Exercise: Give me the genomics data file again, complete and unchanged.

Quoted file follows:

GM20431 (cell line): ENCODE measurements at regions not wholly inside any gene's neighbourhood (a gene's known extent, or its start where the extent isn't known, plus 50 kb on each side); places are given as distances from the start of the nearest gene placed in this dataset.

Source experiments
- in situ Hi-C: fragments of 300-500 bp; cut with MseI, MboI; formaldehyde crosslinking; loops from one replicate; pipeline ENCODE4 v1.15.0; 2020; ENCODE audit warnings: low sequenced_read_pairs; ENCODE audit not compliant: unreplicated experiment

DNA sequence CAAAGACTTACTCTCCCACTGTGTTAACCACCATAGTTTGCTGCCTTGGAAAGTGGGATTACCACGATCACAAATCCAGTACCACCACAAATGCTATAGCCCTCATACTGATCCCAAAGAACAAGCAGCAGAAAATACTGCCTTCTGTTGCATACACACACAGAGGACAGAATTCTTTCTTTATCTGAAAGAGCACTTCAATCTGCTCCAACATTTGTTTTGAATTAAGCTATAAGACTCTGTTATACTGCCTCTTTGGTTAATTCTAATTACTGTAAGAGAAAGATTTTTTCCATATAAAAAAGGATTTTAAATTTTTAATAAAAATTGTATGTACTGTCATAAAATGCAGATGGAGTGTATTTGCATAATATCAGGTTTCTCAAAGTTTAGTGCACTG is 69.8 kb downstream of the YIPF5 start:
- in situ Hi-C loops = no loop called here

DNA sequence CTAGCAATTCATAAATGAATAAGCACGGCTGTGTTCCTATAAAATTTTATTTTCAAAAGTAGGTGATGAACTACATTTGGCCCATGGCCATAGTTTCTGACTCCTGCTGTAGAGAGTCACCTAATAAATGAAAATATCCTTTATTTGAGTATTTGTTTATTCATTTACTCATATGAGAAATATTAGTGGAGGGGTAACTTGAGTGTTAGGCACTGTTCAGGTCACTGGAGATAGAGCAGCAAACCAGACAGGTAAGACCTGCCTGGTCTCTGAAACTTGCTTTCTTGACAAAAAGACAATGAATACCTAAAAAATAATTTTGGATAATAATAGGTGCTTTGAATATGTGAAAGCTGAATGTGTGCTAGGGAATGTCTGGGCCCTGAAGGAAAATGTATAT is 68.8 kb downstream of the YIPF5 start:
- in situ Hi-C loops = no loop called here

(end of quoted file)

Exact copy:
GM20431 (cell line): ENCODE measurements at regions not wholly inside any gene's neighbourhood (a gene's known extent, or its start where the extent isn't known, plus 50 kb on each side); places are given as distances from the start of the nearest gene placed in this dataset.

Source experiments
- in situ Hi-C: fragments of 300-500 bp; cut with MseI, MboI; formaldehyde crosslinking; loops from one replicate; pipeline ENCODE4 v1.15.0; 2020; ENCODE audit warnings: low sequenced_read_pairs; ENCODE audit not compliant: unreplicated experiment

DNA sequence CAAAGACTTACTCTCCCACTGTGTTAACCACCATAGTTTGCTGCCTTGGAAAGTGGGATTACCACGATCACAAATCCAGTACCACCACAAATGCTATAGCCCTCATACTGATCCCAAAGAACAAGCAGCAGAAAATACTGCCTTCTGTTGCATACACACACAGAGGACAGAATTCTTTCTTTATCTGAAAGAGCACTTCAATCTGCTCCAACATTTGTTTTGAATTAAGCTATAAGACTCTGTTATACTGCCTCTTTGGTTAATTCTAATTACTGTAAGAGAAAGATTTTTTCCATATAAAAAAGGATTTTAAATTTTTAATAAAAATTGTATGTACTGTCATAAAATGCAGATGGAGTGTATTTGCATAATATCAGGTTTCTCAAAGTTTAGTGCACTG is 69.8 kb downstream of the YIPF5 start:
- in situ Hi-C loops = no loop called here

DNA sequence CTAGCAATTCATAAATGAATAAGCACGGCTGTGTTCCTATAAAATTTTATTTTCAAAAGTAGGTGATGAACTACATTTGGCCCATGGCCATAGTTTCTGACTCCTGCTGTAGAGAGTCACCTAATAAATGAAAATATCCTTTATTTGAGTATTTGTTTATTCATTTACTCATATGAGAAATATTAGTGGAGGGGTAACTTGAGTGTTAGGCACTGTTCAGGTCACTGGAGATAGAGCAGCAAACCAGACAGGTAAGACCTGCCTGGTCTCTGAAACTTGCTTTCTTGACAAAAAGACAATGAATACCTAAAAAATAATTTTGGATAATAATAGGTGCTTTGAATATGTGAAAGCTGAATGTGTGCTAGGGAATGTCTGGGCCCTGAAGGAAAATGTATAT is 68.8 kb downstream of the YIPF5 start:
- in situ Hi-C loops = no loop called here